More problems for Ms magazine. Just three months after her appointment as editor-in-chief of the feminist magazine, with a promise of taking it back to its hard-hitting roots, Tracy Wood, a former investigative reporter for the LA Times, has stepped down without producing a single issue. The magazine’s new owner, the Feminist Majority Foundation, has turned to Anne Mulligan Smith, a former editor of Working Woman and McCall’s, to try to get an issue out early next year. Gloria Steinem, the founder and first editor, is "helping out".
Staff at the New York Post are walking tall. The latest ABC figures show it is gaining on its big rival, the Daily News, in the war of the tabloids. The Post’s circulation at the end of September was 500,000 – a 10 per cent jump on 2001. The News was 715,000 – a decline of 2.5 per cent. The fact that the Post halved its price to 25 cents two years ago has helped, but under Col Allen, its new Australian editor, it is snappier, better laid out and its colour printing is of a higher quality than any other city paper. This is because, it’s said, Rupert Murdoch invested more heavily in new colour presses than his rival. But it is also argued the real secret is that the plant’s installers put so many pilings into the ground there is virtually no vibration.Overall the circulation of most big American papers -after the boost created by last year’s terrorist attacks – has again started to decline.Even the circulation of USA Today is down by half a per cent to 2,231,000. The Washington Post, LA Times and Chicago Tribune suffered similar drops. Sunday papers in most cities increased, but only marginally.
It’s boom time again for the paparazzi. After years of being looked down on, the flash-and-snap cameramen are suddenly more in demand than ever. Or at least their pictures are. This is because of the new battle between the celebrity magazines, sparked by the revitalisation of Jann Wenner’s US magazine, the long-established People Magazine and a newcomer called In Touch. The trio have ignited several bidding wars.The first photographed kiss between Ben Affleck and Jennifer Lopez, published in People in August, reportedly went for almost $100,000 (£63,000).The fact that the couple were to be seen reading US in another picture in the same package helped up the bidding. It was a photo that People judiciously cropped when it won the contest. A picture of Britney Spears wearing a T-shirt with the slogan "Dump Him" across the chest went for $30,000 (£19,000). To avoid being held hostage to the boom, Family Media has started putting some of the more successful paparazzi on staff – or at least under contract.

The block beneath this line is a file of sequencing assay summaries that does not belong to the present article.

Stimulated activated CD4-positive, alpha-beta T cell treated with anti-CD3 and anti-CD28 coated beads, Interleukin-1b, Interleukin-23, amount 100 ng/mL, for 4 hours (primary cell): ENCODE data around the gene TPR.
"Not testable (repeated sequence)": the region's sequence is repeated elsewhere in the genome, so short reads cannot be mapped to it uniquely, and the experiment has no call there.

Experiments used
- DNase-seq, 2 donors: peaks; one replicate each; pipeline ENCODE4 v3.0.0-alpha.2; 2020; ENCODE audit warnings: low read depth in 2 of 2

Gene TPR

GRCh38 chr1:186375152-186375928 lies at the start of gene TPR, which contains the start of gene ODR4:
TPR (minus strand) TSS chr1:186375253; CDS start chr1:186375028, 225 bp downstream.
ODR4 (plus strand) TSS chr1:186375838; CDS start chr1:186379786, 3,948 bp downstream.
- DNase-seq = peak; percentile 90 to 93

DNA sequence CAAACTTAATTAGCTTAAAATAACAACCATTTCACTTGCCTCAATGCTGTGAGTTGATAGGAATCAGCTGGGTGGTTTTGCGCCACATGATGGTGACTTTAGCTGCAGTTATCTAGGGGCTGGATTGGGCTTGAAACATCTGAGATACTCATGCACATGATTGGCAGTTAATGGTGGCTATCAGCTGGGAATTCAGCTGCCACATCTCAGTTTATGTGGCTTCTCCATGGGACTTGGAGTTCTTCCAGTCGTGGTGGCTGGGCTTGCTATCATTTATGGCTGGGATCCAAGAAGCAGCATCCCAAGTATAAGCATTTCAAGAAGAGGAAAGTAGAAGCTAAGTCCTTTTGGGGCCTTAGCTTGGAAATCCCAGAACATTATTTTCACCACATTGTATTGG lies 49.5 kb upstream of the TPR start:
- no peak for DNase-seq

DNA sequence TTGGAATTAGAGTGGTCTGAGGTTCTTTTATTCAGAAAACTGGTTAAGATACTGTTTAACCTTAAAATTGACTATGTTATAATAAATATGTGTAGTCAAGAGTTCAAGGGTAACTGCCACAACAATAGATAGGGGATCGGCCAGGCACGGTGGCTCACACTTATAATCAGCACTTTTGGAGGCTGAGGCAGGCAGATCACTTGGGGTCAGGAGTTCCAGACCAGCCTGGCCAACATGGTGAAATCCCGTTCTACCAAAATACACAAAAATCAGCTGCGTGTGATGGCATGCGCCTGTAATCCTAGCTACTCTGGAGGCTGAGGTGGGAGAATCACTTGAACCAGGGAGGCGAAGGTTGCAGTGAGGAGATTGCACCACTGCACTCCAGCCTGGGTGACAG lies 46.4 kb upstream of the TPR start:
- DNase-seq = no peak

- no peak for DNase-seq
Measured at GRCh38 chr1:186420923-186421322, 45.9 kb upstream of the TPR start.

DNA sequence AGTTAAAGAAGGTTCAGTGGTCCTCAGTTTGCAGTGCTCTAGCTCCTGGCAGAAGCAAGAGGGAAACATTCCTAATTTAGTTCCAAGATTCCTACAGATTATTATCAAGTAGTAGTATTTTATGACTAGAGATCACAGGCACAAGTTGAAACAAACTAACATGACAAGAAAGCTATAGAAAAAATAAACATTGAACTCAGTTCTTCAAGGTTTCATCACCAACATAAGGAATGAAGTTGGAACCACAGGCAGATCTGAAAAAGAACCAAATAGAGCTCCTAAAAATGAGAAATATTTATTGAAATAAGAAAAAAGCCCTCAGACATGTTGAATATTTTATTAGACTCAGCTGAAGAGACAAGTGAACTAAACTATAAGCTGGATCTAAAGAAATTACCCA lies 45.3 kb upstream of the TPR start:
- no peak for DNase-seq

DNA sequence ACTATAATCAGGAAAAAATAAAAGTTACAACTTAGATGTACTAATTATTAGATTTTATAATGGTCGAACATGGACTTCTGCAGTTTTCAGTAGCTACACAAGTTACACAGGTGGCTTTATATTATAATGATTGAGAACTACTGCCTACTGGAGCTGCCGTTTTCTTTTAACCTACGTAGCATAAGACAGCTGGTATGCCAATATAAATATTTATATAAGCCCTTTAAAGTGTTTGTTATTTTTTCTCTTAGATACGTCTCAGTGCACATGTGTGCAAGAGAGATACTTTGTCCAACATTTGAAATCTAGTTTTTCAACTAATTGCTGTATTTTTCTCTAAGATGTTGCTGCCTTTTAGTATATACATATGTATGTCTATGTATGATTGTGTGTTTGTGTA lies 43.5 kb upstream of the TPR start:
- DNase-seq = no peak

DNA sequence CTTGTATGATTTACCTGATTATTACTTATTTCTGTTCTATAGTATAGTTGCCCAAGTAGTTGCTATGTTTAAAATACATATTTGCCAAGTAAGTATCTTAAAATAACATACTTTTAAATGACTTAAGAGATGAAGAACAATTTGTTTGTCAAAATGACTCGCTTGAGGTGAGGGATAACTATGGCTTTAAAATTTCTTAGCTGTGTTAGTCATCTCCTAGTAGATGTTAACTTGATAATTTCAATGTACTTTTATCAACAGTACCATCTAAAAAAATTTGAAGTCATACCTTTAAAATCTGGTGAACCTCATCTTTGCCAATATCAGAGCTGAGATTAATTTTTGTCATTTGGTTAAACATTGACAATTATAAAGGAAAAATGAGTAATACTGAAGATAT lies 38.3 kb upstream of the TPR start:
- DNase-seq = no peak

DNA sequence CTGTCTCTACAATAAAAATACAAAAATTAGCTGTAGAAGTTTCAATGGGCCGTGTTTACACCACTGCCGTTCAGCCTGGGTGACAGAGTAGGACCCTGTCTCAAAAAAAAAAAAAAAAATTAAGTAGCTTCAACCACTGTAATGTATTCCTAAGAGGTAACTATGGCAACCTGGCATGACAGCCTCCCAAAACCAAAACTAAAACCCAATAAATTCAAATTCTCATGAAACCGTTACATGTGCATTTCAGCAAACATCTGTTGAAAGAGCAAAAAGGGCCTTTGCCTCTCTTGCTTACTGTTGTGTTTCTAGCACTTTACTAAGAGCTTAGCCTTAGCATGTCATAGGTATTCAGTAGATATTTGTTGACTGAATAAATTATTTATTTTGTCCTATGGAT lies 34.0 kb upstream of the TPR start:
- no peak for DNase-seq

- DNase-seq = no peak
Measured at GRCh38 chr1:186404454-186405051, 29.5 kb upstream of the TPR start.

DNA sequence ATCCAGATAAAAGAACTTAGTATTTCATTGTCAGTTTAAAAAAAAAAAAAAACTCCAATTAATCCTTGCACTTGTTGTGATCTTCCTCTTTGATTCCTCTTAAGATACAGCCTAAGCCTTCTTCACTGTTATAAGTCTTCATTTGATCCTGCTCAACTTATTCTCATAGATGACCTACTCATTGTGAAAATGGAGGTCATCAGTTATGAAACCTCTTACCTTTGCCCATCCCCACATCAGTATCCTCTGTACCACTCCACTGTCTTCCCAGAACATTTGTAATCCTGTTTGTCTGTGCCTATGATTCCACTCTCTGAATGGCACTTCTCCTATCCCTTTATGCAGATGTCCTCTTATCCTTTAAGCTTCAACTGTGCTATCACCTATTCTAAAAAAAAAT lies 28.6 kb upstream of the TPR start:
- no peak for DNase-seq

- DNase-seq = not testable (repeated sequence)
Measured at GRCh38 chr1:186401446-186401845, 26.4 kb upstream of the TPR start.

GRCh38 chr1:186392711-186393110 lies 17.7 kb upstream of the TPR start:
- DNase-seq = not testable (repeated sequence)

It has always been cheaper to buy magazines here by subscription than on a news-stand. For example, Sports Illustrated costs under $40 (£25) a year compared with $185, the New Yorker is $30 instead of $164 (£116) and Playboy costs $17 (£10) instead of $162 (£100). But perhaps not for much longer. At a recent magazine publishers’ trade body meeting there was talk of charging readers more. Falls in advertising and readership were partly to blame. Last year, for the first time in decades, the total number of subscribers fell from 319 million to 305 million. For years, when advertising revenue was high, publishers promoted cheap subscriptions heavily. Many in the publishing industry think it’s time to increase the cost, even at the risk of losing some readers.